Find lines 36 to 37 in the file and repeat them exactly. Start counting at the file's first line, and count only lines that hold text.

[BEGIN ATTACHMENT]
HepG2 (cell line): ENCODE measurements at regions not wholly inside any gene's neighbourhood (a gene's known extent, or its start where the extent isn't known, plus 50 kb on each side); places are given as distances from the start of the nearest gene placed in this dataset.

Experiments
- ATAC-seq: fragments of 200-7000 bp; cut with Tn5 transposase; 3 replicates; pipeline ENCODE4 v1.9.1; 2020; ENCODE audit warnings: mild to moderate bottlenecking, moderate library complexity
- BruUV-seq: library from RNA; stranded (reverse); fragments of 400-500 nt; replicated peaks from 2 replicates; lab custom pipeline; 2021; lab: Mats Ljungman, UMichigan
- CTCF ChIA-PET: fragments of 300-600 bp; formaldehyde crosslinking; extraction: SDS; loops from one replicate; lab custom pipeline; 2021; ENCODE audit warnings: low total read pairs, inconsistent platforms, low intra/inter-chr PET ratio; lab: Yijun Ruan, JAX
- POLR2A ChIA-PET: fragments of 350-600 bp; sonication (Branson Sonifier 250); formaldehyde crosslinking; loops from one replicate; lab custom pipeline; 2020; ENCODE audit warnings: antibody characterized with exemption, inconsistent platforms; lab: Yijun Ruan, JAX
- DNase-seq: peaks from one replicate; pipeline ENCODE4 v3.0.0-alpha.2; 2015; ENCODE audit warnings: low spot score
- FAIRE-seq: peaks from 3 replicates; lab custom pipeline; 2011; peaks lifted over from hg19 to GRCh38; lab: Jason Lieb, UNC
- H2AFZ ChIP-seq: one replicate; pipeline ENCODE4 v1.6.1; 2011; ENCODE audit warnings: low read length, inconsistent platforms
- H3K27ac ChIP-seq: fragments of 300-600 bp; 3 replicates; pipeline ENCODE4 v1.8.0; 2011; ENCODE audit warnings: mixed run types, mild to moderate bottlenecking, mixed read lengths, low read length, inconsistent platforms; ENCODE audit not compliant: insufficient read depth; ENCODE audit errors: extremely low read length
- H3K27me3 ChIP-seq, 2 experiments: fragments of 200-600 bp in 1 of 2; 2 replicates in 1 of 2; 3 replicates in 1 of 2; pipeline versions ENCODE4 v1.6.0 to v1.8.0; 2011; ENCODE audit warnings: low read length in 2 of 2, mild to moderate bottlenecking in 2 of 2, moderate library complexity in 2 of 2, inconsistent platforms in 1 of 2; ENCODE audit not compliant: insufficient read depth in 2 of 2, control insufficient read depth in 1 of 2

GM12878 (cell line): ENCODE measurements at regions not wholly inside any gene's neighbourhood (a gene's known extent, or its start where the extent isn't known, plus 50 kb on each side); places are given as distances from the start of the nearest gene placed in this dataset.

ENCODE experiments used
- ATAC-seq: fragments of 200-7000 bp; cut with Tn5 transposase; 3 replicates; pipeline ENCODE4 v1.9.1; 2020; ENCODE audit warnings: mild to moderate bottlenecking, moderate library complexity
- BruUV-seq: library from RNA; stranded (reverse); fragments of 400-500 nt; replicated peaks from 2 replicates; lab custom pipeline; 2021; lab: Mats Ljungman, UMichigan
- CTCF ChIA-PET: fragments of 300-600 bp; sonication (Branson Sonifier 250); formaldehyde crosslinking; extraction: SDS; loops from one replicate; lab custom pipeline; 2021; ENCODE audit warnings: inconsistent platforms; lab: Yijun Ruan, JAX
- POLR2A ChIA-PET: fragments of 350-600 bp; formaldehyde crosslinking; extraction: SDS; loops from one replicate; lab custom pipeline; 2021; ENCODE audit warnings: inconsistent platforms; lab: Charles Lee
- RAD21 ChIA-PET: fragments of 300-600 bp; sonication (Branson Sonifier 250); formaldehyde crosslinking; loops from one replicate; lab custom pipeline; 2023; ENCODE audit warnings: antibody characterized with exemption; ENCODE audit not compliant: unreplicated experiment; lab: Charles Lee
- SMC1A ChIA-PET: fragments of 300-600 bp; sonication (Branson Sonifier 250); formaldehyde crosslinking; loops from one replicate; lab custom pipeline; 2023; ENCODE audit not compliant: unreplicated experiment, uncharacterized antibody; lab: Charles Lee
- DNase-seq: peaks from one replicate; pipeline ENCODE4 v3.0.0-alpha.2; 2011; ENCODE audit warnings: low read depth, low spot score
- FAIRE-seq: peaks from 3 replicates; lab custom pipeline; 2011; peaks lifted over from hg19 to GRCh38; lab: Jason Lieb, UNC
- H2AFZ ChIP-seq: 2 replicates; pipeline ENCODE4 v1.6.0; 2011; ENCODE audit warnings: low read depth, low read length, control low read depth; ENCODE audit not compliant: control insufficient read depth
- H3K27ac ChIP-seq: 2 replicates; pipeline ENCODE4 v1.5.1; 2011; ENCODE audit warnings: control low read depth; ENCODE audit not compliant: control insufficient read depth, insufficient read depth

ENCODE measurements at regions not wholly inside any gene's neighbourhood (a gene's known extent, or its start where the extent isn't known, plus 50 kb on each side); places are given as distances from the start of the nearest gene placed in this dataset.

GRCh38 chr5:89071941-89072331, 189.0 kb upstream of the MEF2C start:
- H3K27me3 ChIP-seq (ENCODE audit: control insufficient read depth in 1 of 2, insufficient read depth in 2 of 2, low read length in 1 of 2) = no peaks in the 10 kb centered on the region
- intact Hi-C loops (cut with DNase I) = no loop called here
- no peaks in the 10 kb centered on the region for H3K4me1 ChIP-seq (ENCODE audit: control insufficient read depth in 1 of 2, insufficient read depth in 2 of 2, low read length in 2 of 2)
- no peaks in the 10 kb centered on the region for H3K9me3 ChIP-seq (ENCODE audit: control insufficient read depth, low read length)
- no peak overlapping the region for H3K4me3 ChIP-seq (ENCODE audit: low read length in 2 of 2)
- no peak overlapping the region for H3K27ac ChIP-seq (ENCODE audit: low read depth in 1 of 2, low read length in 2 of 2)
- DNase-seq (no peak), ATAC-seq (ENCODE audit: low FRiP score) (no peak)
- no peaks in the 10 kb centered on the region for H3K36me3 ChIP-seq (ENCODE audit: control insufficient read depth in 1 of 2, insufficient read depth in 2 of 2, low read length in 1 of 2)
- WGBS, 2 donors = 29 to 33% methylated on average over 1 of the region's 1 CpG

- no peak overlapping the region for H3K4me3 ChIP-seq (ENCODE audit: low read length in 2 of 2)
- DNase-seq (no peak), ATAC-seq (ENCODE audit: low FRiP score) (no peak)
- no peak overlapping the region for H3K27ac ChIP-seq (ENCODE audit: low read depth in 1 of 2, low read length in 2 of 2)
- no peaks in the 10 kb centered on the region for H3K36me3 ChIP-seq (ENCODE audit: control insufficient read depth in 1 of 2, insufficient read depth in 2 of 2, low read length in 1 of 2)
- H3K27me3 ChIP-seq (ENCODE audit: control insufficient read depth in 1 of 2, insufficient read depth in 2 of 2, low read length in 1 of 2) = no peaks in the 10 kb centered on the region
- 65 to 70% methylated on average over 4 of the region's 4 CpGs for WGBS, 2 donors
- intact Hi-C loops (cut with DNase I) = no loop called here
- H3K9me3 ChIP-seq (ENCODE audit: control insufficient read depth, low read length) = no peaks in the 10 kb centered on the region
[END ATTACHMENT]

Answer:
- DNase-seq (no peak), ATAC-seq (ENCODE audit: low FRiP score) (no peak)
- no peak overlapping the region for H3K27ac ChIP-seq (ENCODE audit: low read depth in 1 of 2, low read length in 2 of 2)